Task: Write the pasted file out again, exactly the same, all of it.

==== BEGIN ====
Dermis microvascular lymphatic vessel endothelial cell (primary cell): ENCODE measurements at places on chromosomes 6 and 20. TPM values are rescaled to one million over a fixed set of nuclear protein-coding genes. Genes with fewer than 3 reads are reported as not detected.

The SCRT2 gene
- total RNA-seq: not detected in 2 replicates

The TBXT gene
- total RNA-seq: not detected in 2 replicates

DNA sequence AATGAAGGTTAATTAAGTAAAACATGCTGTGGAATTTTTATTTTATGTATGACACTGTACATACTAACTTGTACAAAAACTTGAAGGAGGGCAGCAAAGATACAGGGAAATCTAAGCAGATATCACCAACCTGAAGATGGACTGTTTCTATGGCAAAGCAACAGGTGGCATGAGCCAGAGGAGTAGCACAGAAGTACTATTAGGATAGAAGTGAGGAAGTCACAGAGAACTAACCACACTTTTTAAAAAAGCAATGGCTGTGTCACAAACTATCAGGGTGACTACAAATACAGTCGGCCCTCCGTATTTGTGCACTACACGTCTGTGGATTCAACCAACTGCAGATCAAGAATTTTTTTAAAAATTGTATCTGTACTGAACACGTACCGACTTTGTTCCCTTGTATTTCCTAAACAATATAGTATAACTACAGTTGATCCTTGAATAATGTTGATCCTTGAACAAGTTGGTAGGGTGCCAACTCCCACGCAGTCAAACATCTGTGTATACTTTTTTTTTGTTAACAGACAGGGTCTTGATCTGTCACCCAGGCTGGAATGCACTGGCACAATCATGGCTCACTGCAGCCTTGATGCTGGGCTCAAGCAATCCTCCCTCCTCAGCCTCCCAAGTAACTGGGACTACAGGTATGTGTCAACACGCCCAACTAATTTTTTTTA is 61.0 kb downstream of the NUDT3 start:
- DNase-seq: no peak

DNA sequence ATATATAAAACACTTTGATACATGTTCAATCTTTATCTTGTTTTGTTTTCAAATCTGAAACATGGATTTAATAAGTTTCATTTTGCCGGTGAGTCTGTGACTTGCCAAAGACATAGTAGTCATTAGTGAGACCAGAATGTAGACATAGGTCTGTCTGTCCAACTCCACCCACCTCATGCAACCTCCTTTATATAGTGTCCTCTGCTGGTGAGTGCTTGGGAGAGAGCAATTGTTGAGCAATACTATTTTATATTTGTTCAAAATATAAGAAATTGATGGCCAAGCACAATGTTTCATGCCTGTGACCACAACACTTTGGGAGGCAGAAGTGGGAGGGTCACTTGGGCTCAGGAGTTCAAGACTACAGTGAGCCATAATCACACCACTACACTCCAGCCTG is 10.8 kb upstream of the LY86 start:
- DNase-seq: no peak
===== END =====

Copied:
Dermis microvascular lymphatic vessel endothelial cell (primary cell): ENCODE measurements at places on chromosomes 6 and 20. TPM values are rescaled to one million over a fixed set of nuclear protein-coding genes. Genes with fewer than 3 reads are reported as not detected.

The SCRT2 gene
- total RNA-seq: not detected in 2 replicates

The TBXT gene
- total RNA-seq: not detected in 2 replicates

DNA sequence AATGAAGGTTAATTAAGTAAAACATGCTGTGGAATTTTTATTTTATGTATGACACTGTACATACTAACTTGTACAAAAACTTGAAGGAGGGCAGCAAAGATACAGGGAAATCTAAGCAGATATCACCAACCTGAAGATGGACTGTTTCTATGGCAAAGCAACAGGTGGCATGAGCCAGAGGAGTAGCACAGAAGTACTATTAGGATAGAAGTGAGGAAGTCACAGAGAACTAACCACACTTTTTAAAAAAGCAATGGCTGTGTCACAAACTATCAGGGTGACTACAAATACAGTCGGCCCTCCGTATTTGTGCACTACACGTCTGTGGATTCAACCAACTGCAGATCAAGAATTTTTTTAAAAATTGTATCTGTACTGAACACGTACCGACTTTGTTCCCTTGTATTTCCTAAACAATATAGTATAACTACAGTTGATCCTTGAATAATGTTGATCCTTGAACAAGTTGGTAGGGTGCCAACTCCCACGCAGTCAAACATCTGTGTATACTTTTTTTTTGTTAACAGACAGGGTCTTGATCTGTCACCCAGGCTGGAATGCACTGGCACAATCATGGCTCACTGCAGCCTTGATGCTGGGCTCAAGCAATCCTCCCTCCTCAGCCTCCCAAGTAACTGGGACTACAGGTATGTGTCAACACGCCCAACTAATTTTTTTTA is 61.0 kb downstream of the NUDT3 start:
- DNase-seq: no peak

DNA sequence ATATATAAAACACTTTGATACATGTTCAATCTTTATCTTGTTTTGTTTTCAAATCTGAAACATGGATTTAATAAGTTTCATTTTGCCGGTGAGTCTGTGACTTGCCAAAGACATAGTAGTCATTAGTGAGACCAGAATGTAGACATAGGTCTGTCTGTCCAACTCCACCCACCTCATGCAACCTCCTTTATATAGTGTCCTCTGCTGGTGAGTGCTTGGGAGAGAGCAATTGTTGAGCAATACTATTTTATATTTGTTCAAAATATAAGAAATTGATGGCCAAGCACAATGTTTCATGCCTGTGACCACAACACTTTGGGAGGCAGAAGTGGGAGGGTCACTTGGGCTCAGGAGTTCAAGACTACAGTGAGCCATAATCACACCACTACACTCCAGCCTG is 10.8 kb upstream of the LY86 start:
- DNase-seq: no peak